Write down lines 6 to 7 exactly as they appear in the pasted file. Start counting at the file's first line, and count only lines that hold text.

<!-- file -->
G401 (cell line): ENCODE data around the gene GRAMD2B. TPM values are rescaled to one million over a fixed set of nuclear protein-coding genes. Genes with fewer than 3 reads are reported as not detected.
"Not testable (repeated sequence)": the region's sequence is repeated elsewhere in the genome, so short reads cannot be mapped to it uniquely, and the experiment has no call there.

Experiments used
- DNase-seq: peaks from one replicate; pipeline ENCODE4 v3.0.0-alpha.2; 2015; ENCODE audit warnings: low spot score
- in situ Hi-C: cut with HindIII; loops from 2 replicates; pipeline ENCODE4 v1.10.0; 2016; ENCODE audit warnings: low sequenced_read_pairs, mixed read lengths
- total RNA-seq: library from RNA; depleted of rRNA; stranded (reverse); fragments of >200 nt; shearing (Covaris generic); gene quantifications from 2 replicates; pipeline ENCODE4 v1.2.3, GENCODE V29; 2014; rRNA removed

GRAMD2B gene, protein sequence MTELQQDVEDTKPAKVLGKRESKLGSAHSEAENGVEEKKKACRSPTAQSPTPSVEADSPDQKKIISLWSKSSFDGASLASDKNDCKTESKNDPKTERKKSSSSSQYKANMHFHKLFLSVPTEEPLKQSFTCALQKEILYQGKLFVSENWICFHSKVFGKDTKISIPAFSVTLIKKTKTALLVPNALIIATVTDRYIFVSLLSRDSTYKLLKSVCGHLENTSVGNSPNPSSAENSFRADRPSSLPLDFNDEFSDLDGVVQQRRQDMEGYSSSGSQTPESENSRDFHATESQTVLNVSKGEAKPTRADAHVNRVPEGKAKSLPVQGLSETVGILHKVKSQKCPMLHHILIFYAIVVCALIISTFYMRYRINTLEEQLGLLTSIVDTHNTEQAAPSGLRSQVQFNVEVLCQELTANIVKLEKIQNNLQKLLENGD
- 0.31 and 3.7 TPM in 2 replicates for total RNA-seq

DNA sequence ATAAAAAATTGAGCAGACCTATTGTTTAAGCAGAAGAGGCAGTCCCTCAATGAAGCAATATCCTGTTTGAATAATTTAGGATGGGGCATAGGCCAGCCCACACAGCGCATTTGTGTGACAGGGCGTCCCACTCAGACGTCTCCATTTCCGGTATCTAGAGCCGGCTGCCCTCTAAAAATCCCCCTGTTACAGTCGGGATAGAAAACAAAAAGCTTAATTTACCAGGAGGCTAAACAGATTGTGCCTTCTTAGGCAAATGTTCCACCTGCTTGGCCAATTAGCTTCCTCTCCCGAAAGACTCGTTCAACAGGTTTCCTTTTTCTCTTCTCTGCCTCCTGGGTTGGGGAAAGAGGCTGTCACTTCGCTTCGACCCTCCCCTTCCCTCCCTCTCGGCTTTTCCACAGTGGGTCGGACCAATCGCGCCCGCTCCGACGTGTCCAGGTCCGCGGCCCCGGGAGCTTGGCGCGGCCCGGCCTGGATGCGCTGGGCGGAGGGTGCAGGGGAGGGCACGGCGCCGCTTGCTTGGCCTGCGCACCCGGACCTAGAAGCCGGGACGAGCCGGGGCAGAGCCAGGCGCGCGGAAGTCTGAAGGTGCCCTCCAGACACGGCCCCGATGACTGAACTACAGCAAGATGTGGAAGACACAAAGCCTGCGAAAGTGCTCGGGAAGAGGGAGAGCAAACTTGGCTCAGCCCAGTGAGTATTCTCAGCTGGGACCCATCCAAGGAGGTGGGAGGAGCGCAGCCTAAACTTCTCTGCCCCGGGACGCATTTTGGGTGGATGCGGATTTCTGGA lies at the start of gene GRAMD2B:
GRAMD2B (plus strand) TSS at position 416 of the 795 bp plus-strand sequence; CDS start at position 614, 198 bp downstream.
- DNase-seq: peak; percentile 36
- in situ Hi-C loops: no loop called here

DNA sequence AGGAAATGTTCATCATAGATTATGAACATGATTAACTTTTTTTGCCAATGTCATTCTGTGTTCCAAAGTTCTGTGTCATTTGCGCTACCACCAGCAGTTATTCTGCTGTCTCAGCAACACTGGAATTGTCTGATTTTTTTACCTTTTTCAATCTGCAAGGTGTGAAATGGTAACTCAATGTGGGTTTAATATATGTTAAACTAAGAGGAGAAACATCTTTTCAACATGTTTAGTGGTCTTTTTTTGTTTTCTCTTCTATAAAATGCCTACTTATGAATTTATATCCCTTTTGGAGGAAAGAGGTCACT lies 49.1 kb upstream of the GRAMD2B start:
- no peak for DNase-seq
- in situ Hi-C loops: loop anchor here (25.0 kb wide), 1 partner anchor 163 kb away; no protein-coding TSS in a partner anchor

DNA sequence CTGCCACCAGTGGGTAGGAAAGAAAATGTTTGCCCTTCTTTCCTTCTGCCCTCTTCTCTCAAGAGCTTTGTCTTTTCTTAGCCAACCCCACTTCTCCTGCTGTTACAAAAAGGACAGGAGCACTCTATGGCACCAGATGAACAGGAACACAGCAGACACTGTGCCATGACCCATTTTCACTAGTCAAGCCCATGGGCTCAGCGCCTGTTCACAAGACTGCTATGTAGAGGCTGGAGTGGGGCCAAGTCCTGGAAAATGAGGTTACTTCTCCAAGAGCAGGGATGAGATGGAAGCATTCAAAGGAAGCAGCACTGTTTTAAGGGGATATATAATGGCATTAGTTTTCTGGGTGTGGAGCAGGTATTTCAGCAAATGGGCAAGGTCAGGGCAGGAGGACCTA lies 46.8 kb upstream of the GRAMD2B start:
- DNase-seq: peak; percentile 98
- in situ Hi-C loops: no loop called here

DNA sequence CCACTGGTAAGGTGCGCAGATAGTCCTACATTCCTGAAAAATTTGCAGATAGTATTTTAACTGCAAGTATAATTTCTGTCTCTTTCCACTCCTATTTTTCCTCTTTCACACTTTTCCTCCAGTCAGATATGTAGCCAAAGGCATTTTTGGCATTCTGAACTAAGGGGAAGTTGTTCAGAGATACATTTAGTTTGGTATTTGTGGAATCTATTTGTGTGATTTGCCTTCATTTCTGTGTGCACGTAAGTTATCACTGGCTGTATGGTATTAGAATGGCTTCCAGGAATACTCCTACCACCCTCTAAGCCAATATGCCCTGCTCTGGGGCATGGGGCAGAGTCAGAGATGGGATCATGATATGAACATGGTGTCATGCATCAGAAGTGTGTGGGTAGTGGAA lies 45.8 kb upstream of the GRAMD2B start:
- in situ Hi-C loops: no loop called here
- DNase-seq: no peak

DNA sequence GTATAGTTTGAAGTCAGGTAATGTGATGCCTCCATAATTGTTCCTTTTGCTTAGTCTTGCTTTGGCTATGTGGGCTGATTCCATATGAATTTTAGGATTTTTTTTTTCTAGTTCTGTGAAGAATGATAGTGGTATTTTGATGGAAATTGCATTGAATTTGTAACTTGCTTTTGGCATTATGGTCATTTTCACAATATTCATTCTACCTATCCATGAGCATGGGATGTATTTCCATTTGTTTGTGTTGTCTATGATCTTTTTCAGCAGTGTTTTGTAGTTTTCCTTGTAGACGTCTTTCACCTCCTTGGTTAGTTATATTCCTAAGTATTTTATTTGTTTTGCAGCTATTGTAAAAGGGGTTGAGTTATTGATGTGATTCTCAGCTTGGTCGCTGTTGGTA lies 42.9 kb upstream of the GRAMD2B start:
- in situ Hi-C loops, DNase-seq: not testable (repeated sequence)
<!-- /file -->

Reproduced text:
- total RNA-seq: library from RNA; depleted of rRNA; stranded (reverse); fragments of >200 nt; shearing (Covaris generic); gene quantifications from 2 replicates; pipeline ENCODE4 v1.2.3, GENCODE V29; 2014; rRNA removed

GRAMD2B gene, protein sequence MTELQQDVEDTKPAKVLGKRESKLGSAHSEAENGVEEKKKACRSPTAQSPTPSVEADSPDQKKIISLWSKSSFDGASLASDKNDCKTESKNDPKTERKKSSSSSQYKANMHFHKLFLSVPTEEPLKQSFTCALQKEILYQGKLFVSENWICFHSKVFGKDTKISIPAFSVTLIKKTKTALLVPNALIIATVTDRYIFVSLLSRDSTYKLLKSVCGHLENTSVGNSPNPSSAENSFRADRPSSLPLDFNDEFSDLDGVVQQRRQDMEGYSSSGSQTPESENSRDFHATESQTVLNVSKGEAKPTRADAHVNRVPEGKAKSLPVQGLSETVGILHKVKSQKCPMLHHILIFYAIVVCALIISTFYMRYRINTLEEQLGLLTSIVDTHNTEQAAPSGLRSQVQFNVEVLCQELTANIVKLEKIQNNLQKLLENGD